Though writer Stuart Bettie may tease about a story for a potential season 2, fans can agree that Obi-Wan Kenobi was clearly not perfect. But, it gave Star Wars much brilliance and so much to love, with one of its best elements being how it vastly improves a variety of moments and stories throughout the franchise.
In general, both the prequel and original trilogies are arguably made better by the show's existence, but more specifically, certain quotes now hold much more meaning. Whether it be because they now make more sense or because there is a newfound emotional weight behind them, Obi-Wan Kenobi adds meaning to a lot of quotes throughout Star Wars.SCREENRANT VIDEO OF THE DAY
The Hunt For The Apprentice
In one of the most underrated Vader moments in Star Wars, particularly Star Wars: Rebels, he decimates Phoenix Squadron and senses through the Force that Ahsoka is alive. He then tells this news to the Emperor, who says she could lead them to other surviving Jedi.
This is Vader's response. As seen in the Obi-Wan Kenobi finale, the Emperor basically made Vader fall in line and forget his attachment to Kenobi. This line can now be taken in a new light. The coldness and monotone way that Vader says Kenobi's name is indicative of how the Emperor's questioning of Vader in the finale stuck with the Sith Lord and shows that he had, at least on the surface, let go of some of his emotional attachment.
Darth Was Likely Used As A First Name, At First
"Only A Master Of Evil, Darth."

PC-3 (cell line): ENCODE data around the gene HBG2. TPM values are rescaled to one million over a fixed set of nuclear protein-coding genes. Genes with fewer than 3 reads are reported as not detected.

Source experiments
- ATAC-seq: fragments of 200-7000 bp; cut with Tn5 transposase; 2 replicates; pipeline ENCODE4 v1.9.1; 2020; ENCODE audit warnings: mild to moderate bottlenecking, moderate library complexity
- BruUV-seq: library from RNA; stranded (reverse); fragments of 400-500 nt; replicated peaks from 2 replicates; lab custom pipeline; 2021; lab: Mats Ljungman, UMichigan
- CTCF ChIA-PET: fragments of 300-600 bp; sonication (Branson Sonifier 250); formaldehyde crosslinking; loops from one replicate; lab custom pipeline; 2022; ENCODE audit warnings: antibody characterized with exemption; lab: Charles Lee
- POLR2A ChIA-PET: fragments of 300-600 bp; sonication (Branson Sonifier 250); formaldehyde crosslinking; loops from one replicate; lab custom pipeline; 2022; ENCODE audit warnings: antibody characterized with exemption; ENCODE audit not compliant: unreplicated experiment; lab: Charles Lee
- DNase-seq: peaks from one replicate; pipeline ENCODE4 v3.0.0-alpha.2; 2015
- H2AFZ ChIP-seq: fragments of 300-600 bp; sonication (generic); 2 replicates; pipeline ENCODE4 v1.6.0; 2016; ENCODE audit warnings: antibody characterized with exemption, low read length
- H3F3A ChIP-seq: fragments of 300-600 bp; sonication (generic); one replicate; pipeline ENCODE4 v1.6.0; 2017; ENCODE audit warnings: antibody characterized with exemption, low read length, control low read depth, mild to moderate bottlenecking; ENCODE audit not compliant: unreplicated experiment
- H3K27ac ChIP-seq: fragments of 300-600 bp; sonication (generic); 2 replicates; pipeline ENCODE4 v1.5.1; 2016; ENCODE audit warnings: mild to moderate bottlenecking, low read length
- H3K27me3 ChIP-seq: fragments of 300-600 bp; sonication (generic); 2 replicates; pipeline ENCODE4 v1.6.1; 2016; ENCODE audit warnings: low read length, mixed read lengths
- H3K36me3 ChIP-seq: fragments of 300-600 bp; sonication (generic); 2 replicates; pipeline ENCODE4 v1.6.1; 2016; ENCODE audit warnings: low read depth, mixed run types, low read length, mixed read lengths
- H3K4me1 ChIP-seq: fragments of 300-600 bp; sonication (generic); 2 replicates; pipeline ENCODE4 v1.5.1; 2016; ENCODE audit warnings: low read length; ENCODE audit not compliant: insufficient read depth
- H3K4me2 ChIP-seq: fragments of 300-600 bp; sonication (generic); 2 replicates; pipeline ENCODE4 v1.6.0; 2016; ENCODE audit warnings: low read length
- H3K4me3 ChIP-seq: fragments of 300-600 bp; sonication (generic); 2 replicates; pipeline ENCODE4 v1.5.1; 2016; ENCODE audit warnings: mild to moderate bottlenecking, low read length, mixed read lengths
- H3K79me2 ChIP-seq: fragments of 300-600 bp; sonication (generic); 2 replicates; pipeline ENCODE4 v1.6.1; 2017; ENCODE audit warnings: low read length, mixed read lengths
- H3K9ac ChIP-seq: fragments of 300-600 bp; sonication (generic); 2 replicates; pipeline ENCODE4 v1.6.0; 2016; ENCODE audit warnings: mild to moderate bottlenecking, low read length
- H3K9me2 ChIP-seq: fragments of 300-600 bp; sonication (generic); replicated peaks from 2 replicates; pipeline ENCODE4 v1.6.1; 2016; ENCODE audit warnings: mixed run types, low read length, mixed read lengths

Back in A New Hope, Obi-Wan refers to Vader as Darth during their battle, and in the years since, this has made less sense given that Darth is not a name. Obi-Wan Kenobi sheds light on this.
In the Obi-Wan Kenobi finale, Obi-Wan finishes the duel against Darth Vader, saying "Goodbye, Darth." - one of many quotes with deeper meanings shared between the two. Obi-Wan doesn't just let go of his old friend, realizing he has been destroyed by the figure in front of him but adds to his "Darth" quip in A New Hope. It now makes more sense and will bring back fans to this moment where it gets used as a sort of jab against the person who used to be his apprentice.
Neither Of Obi-Wan Or Ahsoka Could Save Him
"Then You Will Die." & "Anakin Skywalker Was Weak. I Destroyed Him."
The parallels between Obi-Wan's face-off with Vader and Ahsoka's fight with him in Rebels are striking, poetic, and heartbreaking, and each fight improves the other. These quotes are two examples of just that.